Prebiotics are selectively fermented ingredients that result in specific changes in the composition and/or activity of the gastrointestinal microbiota, thus conferring benefit(s) upon host health.93 They exert their health effects through the production of beneficial metabolites such as short-chain fatty acids (acetate, propionate and butyrate) with antimicrobial activity, lower intestinal pH to inhibit pathogen growth such as Proteobacteria, reinforce the colonic defense barrier and exhibit anti-inflammatory properties.94 Prebiotics might be safer and more efficient than probiotics since they have a broad effect on the gut microbial ecosystem and can change the abundance of >100 bacterial taxa.95, 96, 97 Faecalibacterium prausnitzii and Bifidobacterium, which are drastically decreased in alcoholics,27, 81 exhibit anti-inflammatory properties98, 99 and their abundance increased after consumption of prebiotics galacto-oligosaccharides or inulin-type fructans in healthy volunteers100 and in obese patients.96 In rats, consumption of prebiotics has been associated with neurochemical changes in the CNS with increased hippocampal brain derived neurotrophic factor and glutamate receptor expression,101 which are involved in the regulation of numerous behaviors including anxiety/depression, cognitive performance and addiction.102
Antibiotics are another way to modulate the gut microbiota but they have been associated mainly with negative outcomes. No improvement of endotoxemia or liver function has been shown in alcoholics receiving the broad-spectrum antibiotic paromomycin for 4 weeks.103 In rodents, depletion of the gut microbiota by antibiotics induced changes in brain neurochemistry and cognitive impairment,104, 105 and, importantly, modified the behavioral response to a psychostimulant drug.106 In this latter study, oral, but not intraperitoneal, administration of antibiotics resulted in increased sensitivity to the behavioral effects of cocaine, which could be reversed by the administration of short-chain fatty acids. Intraperitoneal injection of minocycline, known to alter neuroimmune and cytokines expression in the brain, was found to reduce ethanol intake but no link with the gut microbiota has been examined in this study.107 Finally, in humans, the use of antibiotics has been associated with an increased risk of depression and anxiety.108
Prospective, randomized, placebo-controlled, well-designed clinical trials are definitely needed to evaluate the effect of modulation of the gut microbiota (by pro- or/and prebiotics) on alcohol dependence and, more particularly, on the psychological symptoms (anxiety, depression and craving) as well as on the different behavioral aspects of alcohol addiction, such as impulsivity, compulsivity, alcohol-seeking behavior, stress, cognitive and executive functions.
Systemic inflammation as a means of the gut to communicate with the brain in alcohol dependence
Alcohol-dependent subjects present with chronic low-grade systemic inflammation as witnessed by elevated plasma levels of TNFα, interleukin (IL)-1β, IL-6, IL-8, IL-10 and hsCRP even in the absence of actual bacterial or viral infection.8, 9, 41 In vivo, ethanol is likely not sufficient to induce the peripheral inflammatory response observed in alcoholics, as elevated plasma pro-inflammatory cytokines are still found after a period of sobriety,9 suggesting that stimuli other than ethanol might challenge the immune system. Furthermore, inflammation is thought to be involved in the development of other psychiatric disorders where alcohol does not play a role.109, 110, 111 The origin and mechanisms contributing to systemic inflammation in alcohol dependence as well as in other neuropsychiatric diseases are not yet fully understood but increasing evidence suggests that the gut microbiota might take part to this process.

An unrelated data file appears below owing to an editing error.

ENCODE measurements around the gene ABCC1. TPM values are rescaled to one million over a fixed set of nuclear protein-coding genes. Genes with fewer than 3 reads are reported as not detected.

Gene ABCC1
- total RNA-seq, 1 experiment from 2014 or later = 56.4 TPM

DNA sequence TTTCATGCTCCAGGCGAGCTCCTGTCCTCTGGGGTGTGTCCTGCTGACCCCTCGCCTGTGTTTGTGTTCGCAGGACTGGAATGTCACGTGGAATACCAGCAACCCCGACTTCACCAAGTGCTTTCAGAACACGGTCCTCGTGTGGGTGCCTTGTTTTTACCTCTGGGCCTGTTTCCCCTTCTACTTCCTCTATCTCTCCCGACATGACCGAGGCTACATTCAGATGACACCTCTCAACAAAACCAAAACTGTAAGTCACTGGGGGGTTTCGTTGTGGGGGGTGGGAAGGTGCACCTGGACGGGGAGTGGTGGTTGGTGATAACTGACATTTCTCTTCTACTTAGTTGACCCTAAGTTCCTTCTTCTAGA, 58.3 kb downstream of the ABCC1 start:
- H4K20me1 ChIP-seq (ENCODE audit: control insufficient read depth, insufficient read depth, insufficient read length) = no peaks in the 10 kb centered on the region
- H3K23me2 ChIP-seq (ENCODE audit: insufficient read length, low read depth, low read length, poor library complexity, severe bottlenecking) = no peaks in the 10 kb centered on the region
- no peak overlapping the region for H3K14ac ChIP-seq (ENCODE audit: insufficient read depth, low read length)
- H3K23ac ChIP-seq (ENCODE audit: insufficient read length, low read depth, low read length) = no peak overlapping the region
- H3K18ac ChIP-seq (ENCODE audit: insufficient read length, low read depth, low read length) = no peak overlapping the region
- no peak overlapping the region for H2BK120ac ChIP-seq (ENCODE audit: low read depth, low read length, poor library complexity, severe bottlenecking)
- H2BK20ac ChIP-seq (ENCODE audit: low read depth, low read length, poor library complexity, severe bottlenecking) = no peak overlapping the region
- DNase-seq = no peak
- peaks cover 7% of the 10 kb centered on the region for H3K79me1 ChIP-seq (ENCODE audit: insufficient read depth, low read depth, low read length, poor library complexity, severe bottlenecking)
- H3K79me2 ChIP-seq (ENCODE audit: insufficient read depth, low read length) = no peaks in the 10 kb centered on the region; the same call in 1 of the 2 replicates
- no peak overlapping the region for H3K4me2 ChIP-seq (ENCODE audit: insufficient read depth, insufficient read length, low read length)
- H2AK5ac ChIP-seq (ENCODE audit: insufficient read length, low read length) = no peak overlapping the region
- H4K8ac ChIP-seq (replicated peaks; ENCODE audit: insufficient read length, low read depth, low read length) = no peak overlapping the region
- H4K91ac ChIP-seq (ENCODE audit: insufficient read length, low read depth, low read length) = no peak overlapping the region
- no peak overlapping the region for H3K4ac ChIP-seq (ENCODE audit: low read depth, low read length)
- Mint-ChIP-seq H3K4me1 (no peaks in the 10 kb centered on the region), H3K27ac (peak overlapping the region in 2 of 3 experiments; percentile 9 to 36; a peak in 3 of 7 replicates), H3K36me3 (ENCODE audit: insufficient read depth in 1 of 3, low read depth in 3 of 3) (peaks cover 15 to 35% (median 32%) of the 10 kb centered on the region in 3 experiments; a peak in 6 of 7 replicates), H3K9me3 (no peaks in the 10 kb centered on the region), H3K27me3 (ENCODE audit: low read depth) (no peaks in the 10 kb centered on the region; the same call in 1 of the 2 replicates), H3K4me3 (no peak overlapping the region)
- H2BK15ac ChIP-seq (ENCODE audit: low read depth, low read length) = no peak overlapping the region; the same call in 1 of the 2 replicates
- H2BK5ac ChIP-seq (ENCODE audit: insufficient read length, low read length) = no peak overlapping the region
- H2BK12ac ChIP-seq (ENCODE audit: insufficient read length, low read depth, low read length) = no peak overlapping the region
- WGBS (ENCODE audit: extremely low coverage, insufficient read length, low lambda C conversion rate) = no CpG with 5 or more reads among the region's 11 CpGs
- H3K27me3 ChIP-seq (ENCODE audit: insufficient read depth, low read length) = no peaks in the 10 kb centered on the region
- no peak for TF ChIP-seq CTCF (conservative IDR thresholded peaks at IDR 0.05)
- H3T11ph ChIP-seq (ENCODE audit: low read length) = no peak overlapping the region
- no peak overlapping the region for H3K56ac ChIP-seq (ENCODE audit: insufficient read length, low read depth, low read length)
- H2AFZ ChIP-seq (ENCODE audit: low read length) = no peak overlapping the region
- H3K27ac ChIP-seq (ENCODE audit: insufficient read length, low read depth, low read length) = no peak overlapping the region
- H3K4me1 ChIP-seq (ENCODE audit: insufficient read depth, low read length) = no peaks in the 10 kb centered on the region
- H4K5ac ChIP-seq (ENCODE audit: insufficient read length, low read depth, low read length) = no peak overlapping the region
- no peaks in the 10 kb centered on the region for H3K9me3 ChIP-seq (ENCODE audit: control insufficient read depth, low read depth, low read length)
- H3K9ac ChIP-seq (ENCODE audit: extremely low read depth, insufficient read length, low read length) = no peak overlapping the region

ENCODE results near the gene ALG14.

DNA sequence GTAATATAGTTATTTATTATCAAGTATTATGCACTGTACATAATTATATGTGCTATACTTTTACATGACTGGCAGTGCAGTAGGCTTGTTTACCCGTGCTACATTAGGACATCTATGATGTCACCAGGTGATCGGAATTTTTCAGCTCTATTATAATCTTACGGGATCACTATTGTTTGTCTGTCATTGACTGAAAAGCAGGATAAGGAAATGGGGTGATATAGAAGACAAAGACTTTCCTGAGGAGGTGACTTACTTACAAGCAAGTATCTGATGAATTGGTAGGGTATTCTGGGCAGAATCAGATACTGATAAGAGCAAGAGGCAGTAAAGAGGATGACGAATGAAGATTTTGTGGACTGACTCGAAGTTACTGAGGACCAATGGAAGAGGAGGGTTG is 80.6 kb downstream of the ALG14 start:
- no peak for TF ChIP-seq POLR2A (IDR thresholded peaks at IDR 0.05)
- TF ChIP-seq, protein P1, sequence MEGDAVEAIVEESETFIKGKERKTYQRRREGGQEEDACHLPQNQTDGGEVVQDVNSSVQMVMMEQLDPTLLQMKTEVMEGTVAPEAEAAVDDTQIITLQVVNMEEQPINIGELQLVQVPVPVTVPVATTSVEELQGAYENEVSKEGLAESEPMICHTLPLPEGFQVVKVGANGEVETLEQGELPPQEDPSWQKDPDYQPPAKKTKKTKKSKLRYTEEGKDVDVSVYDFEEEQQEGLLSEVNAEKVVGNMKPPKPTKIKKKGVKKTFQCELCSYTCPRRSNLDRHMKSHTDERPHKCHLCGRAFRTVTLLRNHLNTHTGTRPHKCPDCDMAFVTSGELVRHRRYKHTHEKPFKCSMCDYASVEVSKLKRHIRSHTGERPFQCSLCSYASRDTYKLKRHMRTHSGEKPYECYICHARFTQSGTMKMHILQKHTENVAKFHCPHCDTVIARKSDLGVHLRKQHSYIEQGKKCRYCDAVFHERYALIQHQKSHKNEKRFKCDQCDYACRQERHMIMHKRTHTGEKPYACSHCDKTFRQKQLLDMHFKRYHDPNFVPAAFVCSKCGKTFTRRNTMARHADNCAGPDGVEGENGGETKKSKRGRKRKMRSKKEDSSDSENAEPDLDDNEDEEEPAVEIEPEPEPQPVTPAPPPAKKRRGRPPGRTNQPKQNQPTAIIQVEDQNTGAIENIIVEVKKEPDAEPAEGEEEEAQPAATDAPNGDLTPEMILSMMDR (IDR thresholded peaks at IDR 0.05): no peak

Activation of PBMCs by gut-derived bacterial toxins contributes to systemic inflammation
Peripheral blood mononuclear cells (PBMCs) represent an essential defense barrier against gut-derived bacterial products entering the bloodstream and may therefore contribute to the chronic low-grade systemic inflammation in alcohol-dependent subjects. Mechanistic analyses performed in naturalistic conditions have revealed that LPS and to a higher extent PGN, derived from Gram-negative and Gram-positive bacteria, respectively, can contribute to the activation of PBMCs.8 Indeed, LPS receptors TLR4 and CD14 as well as PGN receptor TLR2 expression and activation were found to be higher in PBMCs of alcoholics compared to healthy subjects. In addition to elevated plasma PGN levels, the PBMCs expression of NOD2 (an intracellular receptor that binds the bioactive structure of PGN), was found to be increased in alcoholics. Activation of the transcription factor AP-1 and Nod-like receptor protein 3 inflammasome in PBMCs was suggested to contribute to the elevated plasma levels of IL-1β and IL-8. By contrast, downregulation of TNFα and IL-6 in PBMCs suggests that these two latter cytokines, which are actually increased in the plasma of alcoholics,8, 9 might originate from other sources, like different circulating immune cells (for example, neutrophils) or peripheral organs such as the liver or the gut wall itself that are also directly in contact with ethanol and bacterial components. Detailed analysis of the inflammatory pathways in these two organs and whether they release pro-inflammatory cytokines into the blood in response to alcohol abuse would further enhance our knowledge concerning the origin of systemic inflammation in alcoholics.